Introduction to issue #6 of Root & Branch, published in 1978.
Root & Branch was a libertarian socialist journal from the U.S.
Introduction to issue #6 of Root & Branch, published in 1978.
As a journal of libertarian socialism, Root & Branch intends to examine present-day social activity from a political viewpoint that focuses on the relationship of the working class to capitalist society and on social movements that may lead to a reordering of human affairs. The material we print will address these themes, both as they relate to the legacy of past history and in the contemporary situation. While Root & Branch has strong opinions on the analysis of capitalism and on the forms of organization appropriate to the proletariat's revolutionary task, we have no set program. We are interested in publishing material compatible with the idea that the control of society must pass into the hands of those who produce it, which for us means the self-determination of the working class. Since libertarian socialists disagree on how this may be achieved in practice, Root & Branch plans to present these debates with a combination of theoretical, historical, and factual information. Finally, since we are sympathetic to several mutually contradictory strands of radical social thought, Root & Branch hopes to present, criticize, debate, and elaborate those ideas (whether developed by Marx, council communists, anarchists, libertarians, or other socialists) that offer guidelines for analyzing the evermore dire circumstances facing us and suggest strategies for creating a revolutionary solution.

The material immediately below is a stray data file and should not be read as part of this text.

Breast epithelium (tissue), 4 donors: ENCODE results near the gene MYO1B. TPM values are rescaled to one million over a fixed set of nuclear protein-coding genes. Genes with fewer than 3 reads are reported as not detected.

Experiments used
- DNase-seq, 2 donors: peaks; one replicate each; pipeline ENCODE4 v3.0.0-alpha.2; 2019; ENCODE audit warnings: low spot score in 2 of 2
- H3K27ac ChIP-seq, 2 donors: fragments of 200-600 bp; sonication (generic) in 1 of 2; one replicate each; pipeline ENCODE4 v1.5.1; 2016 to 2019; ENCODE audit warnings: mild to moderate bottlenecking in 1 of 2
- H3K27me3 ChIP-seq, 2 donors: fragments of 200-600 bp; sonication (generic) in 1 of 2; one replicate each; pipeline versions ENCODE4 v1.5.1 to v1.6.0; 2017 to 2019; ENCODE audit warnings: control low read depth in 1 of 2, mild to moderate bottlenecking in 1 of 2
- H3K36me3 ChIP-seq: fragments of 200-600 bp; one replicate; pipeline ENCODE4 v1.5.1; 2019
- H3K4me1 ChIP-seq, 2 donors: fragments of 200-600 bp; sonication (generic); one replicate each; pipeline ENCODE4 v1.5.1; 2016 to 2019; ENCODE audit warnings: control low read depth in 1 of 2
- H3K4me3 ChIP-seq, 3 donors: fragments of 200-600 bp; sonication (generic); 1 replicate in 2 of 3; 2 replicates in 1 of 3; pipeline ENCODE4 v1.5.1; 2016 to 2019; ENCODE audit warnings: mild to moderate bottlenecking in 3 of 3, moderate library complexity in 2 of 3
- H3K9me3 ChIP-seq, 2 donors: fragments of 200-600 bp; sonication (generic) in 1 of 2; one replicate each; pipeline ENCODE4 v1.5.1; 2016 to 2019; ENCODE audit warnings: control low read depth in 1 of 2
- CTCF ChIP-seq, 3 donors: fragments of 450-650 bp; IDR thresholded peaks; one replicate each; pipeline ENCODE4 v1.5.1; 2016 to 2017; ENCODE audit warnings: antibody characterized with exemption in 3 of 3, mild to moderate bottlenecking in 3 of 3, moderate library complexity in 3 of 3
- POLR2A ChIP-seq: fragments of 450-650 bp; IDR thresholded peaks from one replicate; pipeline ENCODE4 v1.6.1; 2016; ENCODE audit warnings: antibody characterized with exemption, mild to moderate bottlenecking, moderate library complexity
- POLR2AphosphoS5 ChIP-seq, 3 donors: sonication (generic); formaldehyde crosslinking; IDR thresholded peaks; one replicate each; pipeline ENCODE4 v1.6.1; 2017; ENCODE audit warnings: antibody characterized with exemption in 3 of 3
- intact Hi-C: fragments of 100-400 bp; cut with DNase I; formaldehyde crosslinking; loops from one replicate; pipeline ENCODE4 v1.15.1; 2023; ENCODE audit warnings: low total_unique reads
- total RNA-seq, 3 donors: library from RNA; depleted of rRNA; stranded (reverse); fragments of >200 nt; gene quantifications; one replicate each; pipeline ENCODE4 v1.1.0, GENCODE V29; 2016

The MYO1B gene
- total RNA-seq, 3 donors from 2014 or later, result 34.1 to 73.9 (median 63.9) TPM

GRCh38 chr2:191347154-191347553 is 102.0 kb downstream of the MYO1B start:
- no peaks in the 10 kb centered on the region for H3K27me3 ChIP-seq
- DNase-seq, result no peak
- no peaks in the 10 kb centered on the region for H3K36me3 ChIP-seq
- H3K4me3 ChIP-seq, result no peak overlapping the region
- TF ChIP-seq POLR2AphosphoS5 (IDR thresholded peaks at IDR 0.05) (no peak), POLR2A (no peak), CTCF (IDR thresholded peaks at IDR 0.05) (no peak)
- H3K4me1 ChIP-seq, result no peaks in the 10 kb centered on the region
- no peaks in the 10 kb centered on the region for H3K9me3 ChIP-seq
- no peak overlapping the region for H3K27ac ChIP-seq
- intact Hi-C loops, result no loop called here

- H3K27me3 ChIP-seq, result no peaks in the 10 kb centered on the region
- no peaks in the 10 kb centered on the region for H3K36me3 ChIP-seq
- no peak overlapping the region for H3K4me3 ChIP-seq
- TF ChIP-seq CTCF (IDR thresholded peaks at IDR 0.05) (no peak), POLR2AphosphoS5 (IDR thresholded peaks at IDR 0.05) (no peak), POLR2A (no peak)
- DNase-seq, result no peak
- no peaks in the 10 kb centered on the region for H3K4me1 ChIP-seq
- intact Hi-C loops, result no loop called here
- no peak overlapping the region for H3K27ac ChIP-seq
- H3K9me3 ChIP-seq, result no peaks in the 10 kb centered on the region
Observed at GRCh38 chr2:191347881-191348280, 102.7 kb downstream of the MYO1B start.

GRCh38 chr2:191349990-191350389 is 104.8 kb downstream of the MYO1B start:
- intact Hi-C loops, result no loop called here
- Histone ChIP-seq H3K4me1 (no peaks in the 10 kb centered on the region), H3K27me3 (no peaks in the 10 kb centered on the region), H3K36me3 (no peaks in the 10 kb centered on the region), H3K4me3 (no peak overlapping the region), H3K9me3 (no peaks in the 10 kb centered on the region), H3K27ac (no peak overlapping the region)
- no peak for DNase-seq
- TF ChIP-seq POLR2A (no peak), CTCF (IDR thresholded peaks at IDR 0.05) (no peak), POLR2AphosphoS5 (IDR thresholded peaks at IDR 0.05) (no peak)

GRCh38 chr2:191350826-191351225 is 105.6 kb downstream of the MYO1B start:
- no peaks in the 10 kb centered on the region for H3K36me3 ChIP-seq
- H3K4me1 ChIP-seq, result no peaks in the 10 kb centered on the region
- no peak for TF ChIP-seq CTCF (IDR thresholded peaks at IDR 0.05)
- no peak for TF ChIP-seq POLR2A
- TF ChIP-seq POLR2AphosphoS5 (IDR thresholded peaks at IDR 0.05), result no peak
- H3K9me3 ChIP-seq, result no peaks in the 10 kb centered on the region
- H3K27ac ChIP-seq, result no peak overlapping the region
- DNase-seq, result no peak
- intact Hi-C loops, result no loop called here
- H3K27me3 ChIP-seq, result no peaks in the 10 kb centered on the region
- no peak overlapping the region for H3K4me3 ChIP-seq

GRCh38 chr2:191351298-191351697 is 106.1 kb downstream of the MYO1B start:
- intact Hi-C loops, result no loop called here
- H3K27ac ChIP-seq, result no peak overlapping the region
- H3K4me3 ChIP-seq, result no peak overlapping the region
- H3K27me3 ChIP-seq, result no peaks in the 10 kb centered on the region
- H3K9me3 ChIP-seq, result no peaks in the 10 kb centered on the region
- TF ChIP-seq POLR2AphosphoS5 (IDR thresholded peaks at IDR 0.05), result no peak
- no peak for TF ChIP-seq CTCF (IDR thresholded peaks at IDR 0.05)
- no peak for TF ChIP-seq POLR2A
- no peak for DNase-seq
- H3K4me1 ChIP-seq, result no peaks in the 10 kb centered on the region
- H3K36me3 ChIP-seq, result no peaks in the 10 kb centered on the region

This issue contains three articles on unions, articles on Rosa Luxemburg’s Marxism and On the economic crisis of the 1970’s, and a review of Guy Routh’s The Origin of Economic Ideas.
During the 150 years of their existence, trade unions have played an ambiguous role in capitalist society. On the one hand, workers’ efforts to improve their lot have often centered around unions, which at times have proved quite successful in securing economic and political gains. On the other hand, unions have also proved to be a source of constant frustration by helping capitalists increase productivity, thwart strikes, and adjust workers to periodic layoffs. In addition to supporting reactionary political movements, the unions, regardless of their more or less militant origins, have become organizations beyond the control of workers.
The Congress of Industrial Organizations (CIO) has been singled out by many historians as a federation that in its early years avoided many of the negative aspects of unionism. Only in the 1940’s, it is thought, did the CIO, under the direction of its conservative leaders, return to the fold of traditional unionism as American society found a legitimate place for industrial unions. Elizabeth Jones disputes this tacit periodization of the CIO’s history by liberal and radical historians alike. While the changing needs and moods of capitalists workers, and the state eventually gave dominance to what has seemed to many radicals a minor theme In the 1930’s, the CIO's later conservatism was evident from its conception. Tracing the development of the CIO-brand of “business unionism,” she emphasizes the often ignored contradictions implied by the oxymoron, “revolutionary unionism.”